Over the past few decades, developing countries that are rich in natural resources have performed significantly less well in economic terms than those that are resource poor. Indonesia is an exception in this respect. Despite its natural resource wealth, Indonesia performed extremely well in the three decades prior to the onset of the Asian crisis in 1997. In 1965, Indonesia was widely regarded as an economic \"basket case\" but by the early 1990s, it had been labelled by the World Bank as an East Asian \"miracle\" economy. How can Indonesia's economic success compared to other resource-rich countries during this period be explained? This paper suggests that Indonesia's success stemmed from two factors: the victory of counter-revolutionary forces over communist and radical nationalist forces in Indonesia during the 1960s and the nature of Indonesia's geo-political and geo-economic environment. The former, it is argued, established the preconditions for a reorientation of economic policy during the late 1960s and, through this, the country's reintegration into the global capitalist economy. The latter meant that this reintegration occurred on terms favourable to the country. The two combined meant that when international oil prices rose sharply during the 1970s, Indonesia's \"New Order\" government had a strong incentive to manage the country's newfound oil wealth well rather than allow it to be completely squandered through corruption or poor economic management.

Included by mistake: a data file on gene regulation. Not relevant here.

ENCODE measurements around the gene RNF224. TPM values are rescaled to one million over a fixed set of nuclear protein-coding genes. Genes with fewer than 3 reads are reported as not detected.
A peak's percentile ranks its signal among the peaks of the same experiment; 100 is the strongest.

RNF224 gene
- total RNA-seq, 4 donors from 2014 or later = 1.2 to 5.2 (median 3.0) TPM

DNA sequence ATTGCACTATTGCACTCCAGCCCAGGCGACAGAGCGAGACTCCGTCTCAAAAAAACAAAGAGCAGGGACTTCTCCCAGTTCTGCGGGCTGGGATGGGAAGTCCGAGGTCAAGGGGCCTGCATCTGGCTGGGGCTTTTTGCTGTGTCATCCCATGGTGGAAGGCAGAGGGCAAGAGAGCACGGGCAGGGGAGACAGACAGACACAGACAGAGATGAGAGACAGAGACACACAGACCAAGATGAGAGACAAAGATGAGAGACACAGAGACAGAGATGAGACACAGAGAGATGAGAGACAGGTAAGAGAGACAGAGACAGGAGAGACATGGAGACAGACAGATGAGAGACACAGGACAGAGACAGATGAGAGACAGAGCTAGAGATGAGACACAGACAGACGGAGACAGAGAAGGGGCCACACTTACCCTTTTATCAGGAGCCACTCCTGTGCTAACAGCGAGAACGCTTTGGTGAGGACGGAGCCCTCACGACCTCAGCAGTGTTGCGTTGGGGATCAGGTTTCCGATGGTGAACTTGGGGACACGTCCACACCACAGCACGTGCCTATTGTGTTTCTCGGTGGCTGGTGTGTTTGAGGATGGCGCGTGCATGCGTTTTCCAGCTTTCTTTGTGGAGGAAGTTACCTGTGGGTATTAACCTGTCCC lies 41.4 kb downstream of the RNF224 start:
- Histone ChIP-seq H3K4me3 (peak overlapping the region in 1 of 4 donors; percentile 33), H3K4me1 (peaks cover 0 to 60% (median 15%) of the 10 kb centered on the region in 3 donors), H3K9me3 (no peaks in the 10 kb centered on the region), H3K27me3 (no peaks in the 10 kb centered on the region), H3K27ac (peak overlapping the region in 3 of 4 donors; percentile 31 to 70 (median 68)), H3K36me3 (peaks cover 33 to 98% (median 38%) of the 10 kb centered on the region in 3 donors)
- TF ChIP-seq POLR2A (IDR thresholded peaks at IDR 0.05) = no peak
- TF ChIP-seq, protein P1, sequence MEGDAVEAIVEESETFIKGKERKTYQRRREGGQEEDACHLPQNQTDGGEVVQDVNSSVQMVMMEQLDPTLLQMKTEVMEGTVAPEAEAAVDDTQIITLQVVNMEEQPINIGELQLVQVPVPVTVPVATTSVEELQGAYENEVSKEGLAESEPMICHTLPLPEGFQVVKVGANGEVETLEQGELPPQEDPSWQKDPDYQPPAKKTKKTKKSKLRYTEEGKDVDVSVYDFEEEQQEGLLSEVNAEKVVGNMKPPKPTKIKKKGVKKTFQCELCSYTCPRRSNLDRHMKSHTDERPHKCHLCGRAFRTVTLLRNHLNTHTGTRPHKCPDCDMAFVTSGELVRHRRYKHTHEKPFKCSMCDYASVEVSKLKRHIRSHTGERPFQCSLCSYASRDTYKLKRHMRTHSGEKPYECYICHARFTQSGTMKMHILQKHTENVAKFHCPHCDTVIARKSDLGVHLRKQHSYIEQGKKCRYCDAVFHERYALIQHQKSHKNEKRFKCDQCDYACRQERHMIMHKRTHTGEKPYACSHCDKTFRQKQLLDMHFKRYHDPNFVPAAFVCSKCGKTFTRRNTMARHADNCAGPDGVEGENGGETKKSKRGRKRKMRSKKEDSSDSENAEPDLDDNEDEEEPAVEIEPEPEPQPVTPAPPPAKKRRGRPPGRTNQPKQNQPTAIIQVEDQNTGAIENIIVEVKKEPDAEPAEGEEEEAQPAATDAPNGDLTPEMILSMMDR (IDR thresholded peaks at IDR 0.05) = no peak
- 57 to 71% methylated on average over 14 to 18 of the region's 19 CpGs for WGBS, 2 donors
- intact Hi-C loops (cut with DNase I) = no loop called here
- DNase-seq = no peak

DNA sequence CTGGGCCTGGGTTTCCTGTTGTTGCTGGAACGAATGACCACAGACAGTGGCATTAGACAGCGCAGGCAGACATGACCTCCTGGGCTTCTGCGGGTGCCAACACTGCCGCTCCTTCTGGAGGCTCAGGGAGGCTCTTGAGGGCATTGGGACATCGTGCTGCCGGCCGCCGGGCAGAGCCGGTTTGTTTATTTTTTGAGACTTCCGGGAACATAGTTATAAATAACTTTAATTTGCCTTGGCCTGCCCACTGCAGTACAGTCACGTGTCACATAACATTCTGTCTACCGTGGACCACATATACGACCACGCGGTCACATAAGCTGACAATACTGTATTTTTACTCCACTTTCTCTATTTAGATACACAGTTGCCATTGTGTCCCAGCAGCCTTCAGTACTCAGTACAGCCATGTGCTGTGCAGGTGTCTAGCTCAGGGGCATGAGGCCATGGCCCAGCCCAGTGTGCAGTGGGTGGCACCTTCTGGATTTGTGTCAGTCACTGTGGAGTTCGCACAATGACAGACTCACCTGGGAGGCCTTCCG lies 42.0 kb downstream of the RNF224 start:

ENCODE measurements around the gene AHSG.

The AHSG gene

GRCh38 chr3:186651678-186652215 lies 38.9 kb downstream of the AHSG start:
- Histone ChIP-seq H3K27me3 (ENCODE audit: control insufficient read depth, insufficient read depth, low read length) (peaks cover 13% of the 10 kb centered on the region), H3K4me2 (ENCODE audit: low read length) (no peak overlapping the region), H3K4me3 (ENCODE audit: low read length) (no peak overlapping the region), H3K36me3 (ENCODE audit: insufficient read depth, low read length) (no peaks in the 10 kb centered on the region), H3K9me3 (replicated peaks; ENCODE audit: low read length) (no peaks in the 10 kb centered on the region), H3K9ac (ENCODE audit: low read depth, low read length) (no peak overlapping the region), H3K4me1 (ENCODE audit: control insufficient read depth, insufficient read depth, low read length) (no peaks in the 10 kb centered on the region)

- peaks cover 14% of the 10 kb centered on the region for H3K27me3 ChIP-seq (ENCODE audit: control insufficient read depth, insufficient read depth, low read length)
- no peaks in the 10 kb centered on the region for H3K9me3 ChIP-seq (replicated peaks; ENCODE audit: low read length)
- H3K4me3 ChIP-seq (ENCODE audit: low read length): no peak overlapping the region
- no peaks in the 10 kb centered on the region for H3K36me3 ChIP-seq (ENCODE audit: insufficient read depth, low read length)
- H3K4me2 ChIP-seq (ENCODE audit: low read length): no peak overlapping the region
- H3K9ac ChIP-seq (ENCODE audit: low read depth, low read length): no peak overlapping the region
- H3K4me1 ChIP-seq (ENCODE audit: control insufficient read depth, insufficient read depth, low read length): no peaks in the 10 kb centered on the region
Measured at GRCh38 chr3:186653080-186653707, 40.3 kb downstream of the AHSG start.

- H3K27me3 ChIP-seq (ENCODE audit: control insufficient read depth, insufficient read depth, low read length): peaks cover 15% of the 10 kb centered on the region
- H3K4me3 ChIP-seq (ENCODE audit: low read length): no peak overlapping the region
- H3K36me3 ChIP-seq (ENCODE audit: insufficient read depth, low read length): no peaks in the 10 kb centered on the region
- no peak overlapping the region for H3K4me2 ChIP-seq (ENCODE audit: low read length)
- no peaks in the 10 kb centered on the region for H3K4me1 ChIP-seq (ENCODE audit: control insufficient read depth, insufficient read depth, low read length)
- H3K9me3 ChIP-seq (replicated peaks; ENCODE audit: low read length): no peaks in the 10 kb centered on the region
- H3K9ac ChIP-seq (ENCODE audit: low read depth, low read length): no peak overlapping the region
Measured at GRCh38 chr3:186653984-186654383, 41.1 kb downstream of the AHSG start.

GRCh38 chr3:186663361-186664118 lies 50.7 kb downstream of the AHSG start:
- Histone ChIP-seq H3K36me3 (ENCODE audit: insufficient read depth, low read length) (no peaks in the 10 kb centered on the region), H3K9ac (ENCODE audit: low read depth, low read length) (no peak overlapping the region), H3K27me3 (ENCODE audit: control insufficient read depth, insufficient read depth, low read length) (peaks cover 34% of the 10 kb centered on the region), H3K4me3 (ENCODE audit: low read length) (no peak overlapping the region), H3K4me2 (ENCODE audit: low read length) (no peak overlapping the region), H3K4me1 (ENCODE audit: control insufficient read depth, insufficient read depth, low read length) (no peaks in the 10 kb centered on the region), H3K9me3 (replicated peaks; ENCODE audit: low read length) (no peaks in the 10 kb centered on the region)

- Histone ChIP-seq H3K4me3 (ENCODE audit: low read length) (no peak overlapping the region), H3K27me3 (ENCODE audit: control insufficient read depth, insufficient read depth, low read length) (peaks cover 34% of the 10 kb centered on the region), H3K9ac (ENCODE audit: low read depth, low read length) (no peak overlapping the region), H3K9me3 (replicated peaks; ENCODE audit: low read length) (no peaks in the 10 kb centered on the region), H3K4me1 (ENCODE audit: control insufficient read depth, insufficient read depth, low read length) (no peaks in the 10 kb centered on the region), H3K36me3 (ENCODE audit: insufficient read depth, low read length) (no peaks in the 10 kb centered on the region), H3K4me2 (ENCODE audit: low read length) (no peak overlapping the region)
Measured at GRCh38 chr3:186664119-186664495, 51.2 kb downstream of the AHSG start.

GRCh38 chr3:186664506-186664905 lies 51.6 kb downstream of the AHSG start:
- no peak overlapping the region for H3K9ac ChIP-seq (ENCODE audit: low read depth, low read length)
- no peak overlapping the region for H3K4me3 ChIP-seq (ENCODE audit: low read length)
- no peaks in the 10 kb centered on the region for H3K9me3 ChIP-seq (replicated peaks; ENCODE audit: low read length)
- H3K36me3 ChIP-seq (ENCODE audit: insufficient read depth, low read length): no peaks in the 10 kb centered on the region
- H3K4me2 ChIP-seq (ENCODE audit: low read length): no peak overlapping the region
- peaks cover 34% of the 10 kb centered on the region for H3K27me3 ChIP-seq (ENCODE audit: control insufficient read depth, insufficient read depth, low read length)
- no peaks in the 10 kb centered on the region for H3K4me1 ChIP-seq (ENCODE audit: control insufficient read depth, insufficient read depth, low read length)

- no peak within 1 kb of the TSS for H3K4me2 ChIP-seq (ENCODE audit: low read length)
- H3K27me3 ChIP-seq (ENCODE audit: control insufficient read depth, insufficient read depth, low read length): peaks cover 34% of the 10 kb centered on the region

Why did Indonesia overcome the resource curse? IDS Working paper 222, ISBN 1 85864 828 9, 30 pp.